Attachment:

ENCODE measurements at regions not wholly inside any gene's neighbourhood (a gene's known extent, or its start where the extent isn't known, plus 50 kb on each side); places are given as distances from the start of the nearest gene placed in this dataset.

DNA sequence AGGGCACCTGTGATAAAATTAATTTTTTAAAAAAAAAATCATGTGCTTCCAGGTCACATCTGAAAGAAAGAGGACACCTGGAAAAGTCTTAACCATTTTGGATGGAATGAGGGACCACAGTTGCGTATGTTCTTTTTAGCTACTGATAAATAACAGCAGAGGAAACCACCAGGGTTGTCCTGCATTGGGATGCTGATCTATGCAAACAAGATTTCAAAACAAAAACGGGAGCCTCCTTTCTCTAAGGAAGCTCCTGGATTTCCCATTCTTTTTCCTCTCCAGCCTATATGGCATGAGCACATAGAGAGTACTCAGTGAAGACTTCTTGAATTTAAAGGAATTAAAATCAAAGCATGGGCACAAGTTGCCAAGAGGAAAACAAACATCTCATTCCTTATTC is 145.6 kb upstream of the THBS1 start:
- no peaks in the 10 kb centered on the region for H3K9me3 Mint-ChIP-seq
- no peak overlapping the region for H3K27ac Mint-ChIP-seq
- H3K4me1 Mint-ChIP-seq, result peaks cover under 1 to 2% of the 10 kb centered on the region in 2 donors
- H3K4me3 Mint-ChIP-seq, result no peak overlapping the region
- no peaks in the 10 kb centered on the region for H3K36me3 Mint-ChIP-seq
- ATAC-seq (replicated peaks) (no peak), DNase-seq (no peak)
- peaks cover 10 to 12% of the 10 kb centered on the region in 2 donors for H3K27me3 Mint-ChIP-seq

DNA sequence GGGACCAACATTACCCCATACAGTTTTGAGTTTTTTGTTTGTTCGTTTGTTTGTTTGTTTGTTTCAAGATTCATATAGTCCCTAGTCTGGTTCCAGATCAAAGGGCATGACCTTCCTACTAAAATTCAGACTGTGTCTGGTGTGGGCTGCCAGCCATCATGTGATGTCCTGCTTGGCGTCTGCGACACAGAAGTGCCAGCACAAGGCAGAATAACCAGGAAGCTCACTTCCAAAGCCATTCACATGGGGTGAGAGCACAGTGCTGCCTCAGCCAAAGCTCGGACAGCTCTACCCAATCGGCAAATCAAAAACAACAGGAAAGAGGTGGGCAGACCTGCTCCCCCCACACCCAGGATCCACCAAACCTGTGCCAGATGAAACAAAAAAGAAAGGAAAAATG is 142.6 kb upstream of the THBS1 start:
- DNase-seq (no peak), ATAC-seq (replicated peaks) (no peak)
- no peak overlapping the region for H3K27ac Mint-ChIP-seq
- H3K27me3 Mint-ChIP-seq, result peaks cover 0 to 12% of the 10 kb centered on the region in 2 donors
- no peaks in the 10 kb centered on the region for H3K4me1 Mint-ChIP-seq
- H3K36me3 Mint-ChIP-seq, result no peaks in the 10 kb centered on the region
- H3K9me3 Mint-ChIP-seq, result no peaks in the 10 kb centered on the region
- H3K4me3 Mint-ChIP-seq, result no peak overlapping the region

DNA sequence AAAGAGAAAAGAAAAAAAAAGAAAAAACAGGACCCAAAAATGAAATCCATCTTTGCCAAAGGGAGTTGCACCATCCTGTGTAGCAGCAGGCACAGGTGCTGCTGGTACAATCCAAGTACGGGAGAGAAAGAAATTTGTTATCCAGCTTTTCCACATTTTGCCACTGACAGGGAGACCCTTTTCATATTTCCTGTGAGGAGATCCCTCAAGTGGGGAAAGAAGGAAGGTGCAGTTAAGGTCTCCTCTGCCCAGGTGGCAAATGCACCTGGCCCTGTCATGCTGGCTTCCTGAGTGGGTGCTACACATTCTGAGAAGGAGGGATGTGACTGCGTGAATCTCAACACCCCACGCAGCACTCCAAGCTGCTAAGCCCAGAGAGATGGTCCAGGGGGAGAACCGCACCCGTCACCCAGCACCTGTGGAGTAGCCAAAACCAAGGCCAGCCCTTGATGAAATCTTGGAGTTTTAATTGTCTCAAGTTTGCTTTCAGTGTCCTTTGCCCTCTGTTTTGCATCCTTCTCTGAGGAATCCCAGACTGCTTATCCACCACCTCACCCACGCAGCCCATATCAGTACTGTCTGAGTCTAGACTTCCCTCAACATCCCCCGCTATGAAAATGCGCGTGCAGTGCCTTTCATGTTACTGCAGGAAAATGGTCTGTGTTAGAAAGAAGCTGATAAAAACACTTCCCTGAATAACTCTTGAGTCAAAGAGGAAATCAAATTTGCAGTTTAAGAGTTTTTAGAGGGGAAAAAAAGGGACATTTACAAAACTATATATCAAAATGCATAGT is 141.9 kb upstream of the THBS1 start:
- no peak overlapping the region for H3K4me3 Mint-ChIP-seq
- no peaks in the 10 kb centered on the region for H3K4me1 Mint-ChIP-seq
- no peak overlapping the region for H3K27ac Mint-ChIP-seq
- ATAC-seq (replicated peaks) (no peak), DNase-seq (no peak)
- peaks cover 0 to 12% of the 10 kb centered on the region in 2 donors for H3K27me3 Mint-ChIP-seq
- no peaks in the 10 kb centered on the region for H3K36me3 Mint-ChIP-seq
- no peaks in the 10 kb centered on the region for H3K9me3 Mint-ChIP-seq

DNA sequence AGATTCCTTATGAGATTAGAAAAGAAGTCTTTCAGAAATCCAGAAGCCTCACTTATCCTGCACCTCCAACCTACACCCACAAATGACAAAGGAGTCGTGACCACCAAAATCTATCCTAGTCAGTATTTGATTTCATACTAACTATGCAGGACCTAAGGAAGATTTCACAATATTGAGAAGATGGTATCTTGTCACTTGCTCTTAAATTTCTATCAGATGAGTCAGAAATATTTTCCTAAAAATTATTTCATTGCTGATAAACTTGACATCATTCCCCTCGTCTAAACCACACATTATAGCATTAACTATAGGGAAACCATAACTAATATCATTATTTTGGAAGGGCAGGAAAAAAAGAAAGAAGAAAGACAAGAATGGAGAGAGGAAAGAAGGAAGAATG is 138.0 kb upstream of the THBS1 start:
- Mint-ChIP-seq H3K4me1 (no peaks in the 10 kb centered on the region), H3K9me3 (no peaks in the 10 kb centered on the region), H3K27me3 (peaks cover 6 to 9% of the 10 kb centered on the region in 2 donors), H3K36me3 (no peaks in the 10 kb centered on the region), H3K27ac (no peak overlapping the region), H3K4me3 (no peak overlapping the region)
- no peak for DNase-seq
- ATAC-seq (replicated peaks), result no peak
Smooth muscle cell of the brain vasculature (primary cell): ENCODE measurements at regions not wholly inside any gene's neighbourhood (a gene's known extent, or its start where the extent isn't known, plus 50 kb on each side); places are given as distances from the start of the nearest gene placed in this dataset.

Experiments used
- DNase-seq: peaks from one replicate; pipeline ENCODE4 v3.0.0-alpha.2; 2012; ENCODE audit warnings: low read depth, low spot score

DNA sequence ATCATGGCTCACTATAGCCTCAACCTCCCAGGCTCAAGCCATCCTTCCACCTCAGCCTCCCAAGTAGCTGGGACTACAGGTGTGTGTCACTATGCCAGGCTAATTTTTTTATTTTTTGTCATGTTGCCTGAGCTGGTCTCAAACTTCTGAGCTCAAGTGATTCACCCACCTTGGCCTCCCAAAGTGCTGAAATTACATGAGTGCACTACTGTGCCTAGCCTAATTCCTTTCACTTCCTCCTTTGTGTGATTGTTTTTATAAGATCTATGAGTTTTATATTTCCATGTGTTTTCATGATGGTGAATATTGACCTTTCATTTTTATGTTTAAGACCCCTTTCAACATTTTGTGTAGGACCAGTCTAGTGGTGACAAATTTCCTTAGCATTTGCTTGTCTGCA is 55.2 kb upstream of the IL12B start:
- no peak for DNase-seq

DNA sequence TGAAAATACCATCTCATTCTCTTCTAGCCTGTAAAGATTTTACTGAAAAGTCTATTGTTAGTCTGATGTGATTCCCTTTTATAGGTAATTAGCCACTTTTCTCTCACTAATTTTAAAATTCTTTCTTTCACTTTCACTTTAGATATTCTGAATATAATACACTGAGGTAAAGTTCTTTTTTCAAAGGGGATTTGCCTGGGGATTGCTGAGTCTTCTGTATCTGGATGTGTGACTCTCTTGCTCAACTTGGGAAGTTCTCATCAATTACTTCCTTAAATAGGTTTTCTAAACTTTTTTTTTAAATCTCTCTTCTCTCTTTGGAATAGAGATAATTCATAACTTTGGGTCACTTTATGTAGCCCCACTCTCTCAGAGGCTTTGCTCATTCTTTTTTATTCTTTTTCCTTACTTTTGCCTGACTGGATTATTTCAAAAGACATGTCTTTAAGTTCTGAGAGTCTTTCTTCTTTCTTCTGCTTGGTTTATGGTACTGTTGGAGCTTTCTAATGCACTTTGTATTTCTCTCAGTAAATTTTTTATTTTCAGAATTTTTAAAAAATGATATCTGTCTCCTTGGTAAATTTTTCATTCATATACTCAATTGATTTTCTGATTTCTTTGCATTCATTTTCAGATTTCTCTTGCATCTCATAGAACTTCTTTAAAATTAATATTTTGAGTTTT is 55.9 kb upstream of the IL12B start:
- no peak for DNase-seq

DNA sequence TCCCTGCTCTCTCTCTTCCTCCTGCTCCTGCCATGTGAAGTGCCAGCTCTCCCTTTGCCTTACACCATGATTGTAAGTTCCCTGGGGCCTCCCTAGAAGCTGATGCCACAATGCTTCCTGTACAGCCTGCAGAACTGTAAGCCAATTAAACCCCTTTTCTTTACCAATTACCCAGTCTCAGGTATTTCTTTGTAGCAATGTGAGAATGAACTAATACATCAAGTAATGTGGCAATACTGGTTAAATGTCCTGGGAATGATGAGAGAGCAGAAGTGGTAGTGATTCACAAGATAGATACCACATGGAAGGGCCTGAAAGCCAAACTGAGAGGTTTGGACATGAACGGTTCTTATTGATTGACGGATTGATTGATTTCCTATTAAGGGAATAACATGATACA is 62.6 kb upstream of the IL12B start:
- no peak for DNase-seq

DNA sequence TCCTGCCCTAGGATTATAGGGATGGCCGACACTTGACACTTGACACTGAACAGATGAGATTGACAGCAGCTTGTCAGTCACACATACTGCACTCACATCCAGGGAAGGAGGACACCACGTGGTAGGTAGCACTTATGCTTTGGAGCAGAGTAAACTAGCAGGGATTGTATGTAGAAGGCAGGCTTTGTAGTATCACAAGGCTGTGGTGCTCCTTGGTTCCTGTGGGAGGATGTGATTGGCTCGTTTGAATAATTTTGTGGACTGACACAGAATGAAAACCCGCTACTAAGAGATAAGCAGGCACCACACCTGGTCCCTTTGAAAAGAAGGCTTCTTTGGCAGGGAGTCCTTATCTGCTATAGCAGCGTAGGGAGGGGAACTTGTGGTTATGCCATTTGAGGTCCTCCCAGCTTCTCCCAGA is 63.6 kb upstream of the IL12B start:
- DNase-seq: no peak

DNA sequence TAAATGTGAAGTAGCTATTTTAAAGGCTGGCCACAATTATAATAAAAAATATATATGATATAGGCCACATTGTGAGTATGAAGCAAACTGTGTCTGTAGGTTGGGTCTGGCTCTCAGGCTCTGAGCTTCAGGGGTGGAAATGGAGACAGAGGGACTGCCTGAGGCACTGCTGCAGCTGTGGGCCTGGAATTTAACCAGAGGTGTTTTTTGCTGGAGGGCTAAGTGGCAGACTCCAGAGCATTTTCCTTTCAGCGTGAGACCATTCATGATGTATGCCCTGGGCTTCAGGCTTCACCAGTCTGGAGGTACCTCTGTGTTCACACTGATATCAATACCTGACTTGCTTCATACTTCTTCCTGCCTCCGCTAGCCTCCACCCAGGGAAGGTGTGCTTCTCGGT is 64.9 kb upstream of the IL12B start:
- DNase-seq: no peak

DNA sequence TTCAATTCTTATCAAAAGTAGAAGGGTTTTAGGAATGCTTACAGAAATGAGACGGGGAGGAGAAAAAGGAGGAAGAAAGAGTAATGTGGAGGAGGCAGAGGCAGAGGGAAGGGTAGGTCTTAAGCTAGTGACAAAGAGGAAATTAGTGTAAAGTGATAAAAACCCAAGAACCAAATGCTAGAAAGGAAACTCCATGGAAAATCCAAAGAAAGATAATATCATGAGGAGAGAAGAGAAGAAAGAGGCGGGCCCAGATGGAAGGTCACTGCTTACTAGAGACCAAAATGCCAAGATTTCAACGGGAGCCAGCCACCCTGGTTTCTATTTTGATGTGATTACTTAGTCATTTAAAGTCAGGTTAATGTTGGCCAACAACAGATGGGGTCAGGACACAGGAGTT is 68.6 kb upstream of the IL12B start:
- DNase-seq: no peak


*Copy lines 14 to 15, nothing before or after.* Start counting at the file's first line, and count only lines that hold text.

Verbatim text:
- no peaks in the 10 kb centered on the region for H3K4me1 Mint-ChIP-seq
- H3K36me3 Mint-ChIP-seq, result no peaks in the 10 kb centered on the region